The three reasons markets have fallen

Simon Jack
Business editor
@BBCSimonJackon Twitter

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The markets took a fright today as Theresa May's cabinet - and with it, her Brexit deal - appeared to be falling apart.

Markets are a bit like bookmakers, they reflect the odds of certain outcomes, and three things have just become more likely than they were yesterday. Leaving the EU without a deal, a change of Prime Minister and a general election. All three scare investors.

Here's why:

Leaving the EU without a deal is widely considered bad for the UK economy - at least in the short to medium term - and that is bad for the pound. That hits people's incomes by pushing the price of imported goods and things priced in dollars (like petrol) higher.

Cash-strapped consumers may find it harder to pay their loans, credit cards and mortgages, hence the big fall we have seen this morning in the shares of banks and housebuilders. Persimmon is down over 10% and Lloyds by more than 6%.

The odds of a general election have just gone up and that means the possibility of a Corbyn government must have increased as well. Markets don't like the prospect of that, because of Labour's intention to raise taxes on companies and nationalise large sections of the economy.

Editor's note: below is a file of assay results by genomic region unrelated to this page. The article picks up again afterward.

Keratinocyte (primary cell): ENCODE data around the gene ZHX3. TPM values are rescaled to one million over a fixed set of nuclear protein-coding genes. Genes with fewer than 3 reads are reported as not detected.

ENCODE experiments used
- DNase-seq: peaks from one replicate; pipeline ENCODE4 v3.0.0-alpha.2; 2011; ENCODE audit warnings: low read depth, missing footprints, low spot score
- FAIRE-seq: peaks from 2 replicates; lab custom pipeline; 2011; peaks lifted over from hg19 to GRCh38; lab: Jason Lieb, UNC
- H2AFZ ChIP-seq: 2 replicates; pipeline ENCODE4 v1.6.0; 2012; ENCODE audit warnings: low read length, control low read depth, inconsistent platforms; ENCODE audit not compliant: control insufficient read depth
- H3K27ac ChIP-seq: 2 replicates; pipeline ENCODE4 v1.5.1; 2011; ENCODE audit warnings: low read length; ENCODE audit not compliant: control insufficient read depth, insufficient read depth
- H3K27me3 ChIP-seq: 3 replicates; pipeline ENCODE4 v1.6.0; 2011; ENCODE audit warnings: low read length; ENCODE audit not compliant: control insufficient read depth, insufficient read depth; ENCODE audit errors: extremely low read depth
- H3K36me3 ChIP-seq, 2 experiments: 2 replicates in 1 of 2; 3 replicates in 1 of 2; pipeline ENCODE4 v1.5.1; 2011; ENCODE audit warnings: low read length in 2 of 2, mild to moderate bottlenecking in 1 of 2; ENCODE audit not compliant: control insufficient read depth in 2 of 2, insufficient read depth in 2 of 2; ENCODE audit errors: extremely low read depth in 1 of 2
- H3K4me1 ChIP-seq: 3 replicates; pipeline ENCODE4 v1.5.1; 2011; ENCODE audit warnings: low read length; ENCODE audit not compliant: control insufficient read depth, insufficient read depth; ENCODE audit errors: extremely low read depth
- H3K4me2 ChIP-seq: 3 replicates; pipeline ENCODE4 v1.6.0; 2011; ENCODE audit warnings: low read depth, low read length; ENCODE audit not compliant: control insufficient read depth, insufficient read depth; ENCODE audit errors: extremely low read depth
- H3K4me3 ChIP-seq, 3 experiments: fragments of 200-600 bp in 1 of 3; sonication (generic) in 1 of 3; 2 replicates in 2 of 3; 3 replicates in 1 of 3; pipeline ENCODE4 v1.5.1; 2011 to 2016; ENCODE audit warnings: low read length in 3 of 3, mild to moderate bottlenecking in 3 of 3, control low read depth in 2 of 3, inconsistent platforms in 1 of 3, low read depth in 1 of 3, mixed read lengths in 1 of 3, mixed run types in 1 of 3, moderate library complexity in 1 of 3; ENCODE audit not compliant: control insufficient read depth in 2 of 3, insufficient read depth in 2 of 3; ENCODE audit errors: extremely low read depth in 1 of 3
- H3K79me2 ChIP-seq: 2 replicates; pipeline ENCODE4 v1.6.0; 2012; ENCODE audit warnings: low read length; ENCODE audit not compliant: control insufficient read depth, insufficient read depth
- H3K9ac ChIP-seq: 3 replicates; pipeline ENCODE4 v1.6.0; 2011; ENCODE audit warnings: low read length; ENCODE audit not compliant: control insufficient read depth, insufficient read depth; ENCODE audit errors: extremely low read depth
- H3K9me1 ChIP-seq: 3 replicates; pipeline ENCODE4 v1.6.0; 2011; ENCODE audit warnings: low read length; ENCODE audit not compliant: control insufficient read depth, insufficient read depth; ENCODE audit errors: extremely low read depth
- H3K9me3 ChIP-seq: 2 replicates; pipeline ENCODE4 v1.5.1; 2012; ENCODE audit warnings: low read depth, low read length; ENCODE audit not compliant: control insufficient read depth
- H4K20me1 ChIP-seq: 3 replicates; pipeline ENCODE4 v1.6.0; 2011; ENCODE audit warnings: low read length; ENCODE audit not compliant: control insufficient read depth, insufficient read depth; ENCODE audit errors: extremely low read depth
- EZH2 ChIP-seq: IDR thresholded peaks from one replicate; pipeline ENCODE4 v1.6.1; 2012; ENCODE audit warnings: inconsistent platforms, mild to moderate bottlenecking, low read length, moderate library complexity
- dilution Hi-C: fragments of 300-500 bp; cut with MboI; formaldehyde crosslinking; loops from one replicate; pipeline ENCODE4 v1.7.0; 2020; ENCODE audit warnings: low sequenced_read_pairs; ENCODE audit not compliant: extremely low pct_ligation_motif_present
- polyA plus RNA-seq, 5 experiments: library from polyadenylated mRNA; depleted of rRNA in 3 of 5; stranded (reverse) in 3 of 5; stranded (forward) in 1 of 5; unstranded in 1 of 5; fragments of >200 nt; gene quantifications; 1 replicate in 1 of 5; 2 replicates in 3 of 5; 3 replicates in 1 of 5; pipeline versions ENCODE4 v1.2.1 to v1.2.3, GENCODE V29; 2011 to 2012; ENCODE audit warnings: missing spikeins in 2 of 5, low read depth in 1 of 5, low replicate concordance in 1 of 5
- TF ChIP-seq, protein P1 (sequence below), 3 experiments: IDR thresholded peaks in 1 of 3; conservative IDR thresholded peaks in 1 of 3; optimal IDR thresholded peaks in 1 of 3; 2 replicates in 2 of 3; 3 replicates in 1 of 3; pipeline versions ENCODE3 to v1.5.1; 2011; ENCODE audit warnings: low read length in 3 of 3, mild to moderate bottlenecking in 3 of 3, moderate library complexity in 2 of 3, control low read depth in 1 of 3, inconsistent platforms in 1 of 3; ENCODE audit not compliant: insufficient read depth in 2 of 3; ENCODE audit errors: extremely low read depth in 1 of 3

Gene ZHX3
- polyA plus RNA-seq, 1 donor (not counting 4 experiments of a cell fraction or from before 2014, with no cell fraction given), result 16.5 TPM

As for the day-to-day running of businesses, not a lot has changed this morning, as most companies had little faith that Theresa May's Brexit deal would get through Parliament. That lack of faith seems entirely vindicated by this morning's resignations, which have seen former ministers join the ranks of Labour, the DUP and 40 or so pro-Brexit Conservatives in intending to vote against it.

One minister described the five-hour cabinet meeting to me last night as one of the most surreal experiences of his career. The picture of a briefly triumphant PM standing outside Number 10 last night did indeed feel like a dream this morning.

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